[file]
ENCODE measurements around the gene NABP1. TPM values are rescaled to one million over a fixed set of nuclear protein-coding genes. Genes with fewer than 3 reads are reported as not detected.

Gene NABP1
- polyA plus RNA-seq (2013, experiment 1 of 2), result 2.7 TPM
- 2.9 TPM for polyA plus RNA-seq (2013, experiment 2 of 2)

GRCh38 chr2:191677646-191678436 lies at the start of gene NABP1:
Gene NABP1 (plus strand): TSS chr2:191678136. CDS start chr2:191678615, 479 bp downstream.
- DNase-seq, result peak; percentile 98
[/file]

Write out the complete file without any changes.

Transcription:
ENCODE measurements around the gene NABP1. TPM values are rescaled to one million over a fixed set of nuclear protein-coding genes. Genes with fewer than 3 reads are reported as not detected.

Gene NABP1
- polyA plus RNA-seq (2013, experiment 1 of 2), result 2.7 TPM
- 2.9 TPM for polyA plus RNA-seq (2013, experiment 2 of 2)

GRCh38 chr2:191677646-191678436 lies at the start of gene NABP1:
Gene NABP1 (plus strand): TSS chr2:191678136. CDS start chr2:191678615, 479 bp downstream.
- DNase-seq, result peak; percentile 98